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by Amanda Nauman
June 15, 2018
Photography by Ethan Glading
NEWS & RACING BROUGHT TO YOU BY GIORDANA
Once upon a time, following some controversial drama at the 2016 Dirty Kanza 200, a group of gravel enthusiasts took pen to paper and began writing down what they viewed as unwritten rules of gravel racing.
I was one of those gravel enthusiasts.
Spearheaded by Rebecca Rusch, the first edition was dubbed the “Rough Road Code.” It was a group effort to put our thoughts on paper about keeping the original spirit of gravel intact. One line stuck out to me: “Race as an individual in gravel events. While groups form organically in the field, do not compete as a team in support of one individual.”
Unfortunately we never got around to officially publishing these unwritten rules and it’s certainly our fault for not communicating them better to those looking to enter into such events with the intention of winning.
Kaitie Keough had an incredible debut at Dirty Kanza 200 this year. I finished second, 19 minutes behind her, and I honestly believe she would have won regardless of the circumstances — she was the strongest rider on the day. And in her defense, she likely did not foresee that there would be criticism of a team effort with her husband. They have since stated they did not ride together with the intention to win, and with that, it should be final.
The subsequent discussion below is in regard to team tactics as a whole in this discipline.
Before Dirty Kanza this year, Rebecca introduced the SHARK gravel code of ethics. SHARK is an acronym: Safe. Honest. Accountable. Responsible. Kind.
It’s a simplified version of that original code, and it still rings true. #BeAGravelSHARK is the tag she’s using and being a SHARK is open to interpretation. To me, being accountable means holding yourself accountable when you make a mistake, or holding others accountable, in a kind way, if you see them making a mistake.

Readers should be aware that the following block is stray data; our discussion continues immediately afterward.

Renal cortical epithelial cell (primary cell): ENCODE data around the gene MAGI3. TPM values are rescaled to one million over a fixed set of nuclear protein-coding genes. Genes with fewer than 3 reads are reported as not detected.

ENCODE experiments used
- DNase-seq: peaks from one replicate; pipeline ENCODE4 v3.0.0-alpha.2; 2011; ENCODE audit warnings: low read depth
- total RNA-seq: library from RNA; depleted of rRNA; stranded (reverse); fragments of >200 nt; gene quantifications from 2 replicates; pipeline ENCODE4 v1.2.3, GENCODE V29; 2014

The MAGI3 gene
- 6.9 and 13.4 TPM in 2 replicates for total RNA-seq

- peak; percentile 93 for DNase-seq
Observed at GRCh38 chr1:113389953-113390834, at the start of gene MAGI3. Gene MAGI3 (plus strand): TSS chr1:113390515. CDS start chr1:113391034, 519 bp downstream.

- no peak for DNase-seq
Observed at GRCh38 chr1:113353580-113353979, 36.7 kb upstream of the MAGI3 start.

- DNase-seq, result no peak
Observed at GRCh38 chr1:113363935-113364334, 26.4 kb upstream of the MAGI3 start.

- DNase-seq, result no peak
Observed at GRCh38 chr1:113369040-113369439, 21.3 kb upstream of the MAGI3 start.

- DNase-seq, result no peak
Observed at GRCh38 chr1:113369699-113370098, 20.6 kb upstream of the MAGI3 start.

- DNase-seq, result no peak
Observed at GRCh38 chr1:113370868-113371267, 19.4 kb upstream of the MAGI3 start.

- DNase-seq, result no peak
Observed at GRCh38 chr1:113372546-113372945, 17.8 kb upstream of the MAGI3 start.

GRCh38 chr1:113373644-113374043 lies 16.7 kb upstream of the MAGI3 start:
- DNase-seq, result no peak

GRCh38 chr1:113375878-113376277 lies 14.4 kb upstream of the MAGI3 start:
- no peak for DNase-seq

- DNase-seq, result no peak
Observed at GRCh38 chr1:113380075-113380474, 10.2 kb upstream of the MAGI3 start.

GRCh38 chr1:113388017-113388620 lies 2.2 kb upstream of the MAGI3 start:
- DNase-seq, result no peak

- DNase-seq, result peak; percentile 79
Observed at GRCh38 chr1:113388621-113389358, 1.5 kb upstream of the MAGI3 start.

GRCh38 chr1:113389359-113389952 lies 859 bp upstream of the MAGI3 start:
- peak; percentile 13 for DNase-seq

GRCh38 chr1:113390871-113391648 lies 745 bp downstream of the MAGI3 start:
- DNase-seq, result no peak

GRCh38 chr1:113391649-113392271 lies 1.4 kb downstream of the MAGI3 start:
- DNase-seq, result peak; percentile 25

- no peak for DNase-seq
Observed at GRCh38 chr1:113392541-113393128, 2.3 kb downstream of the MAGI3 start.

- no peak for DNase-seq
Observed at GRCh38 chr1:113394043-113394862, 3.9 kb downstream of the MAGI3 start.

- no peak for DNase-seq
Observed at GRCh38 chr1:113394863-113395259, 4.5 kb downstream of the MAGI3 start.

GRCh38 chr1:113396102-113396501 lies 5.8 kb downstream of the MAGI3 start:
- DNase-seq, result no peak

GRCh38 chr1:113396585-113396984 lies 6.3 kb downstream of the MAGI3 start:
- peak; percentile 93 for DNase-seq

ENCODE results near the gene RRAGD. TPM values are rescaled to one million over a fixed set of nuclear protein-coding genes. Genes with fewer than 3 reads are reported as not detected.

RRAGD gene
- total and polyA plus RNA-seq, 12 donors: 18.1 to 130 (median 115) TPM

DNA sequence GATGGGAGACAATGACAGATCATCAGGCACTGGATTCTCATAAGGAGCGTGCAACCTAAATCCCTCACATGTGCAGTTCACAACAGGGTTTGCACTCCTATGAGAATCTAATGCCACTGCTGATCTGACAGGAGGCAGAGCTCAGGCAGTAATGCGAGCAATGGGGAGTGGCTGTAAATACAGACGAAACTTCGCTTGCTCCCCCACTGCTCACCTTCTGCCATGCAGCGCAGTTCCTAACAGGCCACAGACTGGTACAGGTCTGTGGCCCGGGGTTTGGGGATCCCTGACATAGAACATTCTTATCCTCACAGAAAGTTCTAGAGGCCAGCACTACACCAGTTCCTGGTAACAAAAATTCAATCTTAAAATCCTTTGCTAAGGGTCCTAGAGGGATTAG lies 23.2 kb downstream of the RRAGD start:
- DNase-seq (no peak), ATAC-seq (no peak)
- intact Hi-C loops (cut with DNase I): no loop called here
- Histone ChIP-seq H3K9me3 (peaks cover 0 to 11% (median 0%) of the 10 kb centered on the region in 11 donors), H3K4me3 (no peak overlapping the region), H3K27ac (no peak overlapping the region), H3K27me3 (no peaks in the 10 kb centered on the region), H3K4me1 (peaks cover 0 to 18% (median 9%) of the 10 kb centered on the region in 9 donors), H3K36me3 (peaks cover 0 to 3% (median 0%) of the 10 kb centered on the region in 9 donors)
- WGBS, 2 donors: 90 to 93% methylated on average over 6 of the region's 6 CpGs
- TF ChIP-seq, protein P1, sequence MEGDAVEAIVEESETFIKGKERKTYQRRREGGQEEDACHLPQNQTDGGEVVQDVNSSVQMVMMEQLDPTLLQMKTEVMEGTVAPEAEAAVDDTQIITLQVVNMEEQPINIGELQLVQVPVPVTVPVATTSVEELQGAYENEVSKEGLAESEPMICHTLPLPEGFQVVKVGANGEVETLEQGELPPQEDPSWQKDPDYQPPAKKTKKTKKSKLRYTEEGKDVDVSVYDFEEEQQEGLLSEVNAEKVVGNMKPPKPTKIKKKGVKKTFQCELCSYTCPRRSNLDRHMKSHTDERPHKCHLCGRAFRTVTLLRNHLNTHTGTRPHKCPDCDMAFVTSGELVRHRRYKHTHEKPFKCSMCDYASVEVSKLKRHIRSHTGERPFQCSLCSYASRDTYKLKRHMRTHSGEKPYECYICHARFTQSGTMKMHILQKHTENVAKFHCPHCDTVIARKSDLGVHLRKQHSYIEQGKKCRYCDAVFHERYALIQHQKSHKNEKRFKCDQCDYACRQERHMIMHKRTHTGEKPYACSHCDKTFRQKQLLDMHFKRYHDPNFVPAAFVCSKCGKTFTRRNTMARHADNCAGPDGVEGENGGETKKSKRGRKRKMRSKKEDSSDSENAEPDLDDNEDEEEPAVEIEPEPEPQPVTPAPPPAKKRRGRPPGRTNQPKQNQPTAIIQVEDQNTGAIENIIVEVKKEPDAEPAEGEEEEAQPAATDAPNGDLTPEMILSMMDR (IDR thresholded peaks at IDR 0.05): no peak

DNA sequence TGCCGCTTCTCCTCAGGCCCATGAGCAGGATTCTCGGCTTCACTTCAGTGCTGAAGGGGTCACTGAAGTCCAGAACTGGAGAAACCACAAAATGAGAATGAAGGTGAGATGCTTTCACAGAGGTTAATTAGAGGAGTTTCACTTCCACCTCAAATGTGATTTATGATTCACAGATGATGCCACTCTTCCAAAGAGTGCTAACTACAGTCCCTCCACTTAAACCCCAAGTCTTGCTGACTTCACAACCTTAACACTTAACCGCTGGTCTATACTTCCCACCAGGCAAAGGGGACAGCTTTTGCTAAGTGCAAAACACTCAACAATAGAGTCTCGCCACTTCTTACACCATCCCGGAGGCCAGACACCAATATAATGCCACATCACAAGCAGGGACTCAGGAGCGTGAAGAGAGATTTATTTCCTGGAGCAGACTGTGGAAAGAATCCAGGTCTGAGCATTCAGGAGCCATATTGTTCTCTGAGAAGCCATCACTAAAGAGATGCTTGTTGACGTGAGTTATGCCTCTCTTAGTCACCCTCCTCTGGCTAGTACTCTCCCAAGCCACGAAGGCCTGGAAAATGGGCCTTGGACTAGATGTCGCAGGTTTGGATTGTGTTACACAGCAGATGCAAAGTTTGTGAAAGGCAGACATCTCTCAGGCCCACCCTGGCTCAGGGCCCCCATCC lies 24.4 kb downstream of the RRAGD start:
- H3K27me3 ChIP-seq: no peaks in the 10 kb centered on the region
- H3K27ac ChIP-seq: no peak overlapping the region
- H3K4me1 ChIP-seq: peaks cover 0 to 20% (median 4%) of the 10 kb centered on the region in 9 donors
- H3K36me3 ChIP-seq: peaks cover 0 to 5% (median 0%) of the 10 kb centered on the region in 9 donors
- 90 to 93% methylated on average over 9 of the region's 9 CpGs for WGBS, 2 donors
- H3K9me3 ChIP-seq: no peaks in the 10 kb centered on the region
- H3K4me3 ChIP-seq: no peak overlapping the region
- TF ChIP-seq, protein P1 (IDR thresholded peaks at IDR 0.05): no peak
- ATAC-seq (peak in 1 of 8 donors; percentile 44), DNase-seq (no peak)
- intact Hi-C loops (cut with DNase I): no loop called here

Posted by Rebecca Rusch on Thursday, 31 May 2018
Posted by Rebecca Rusch on Thursday, 31 May 2018
A National Geographic story on shark habits claims, “Great whites do not live in groups, nor are they purely solitary creatures. Sometimes they congregate near food.” This is the most perfect reflection of how I feel about being a gravel SHARK. Gravel sharks are not purely solitary, not living in groups, but will work together when necessary or convenient. The individual efforts are what make these events so unique and inspirational. I don’t believe it will be any individual racer’s right to police against team tactics unless a promoter wants to distinctly enforce that in the future. Same goes for the hot takes on aero bars. Only promoters have the right to enforce rules they deem fit for their event.
If gravel racing evolves into group efforts and team tactics because the impending fame and prestige have forced that evolution, then so be it. It is well within the rules, and arguably a natural progression. The racing aspect of these events is evolving with the introduction of elite athletes from other disciplines, and while we’re all toeing the line for a variety of reasons, the common thread is we’re all there to have a good time.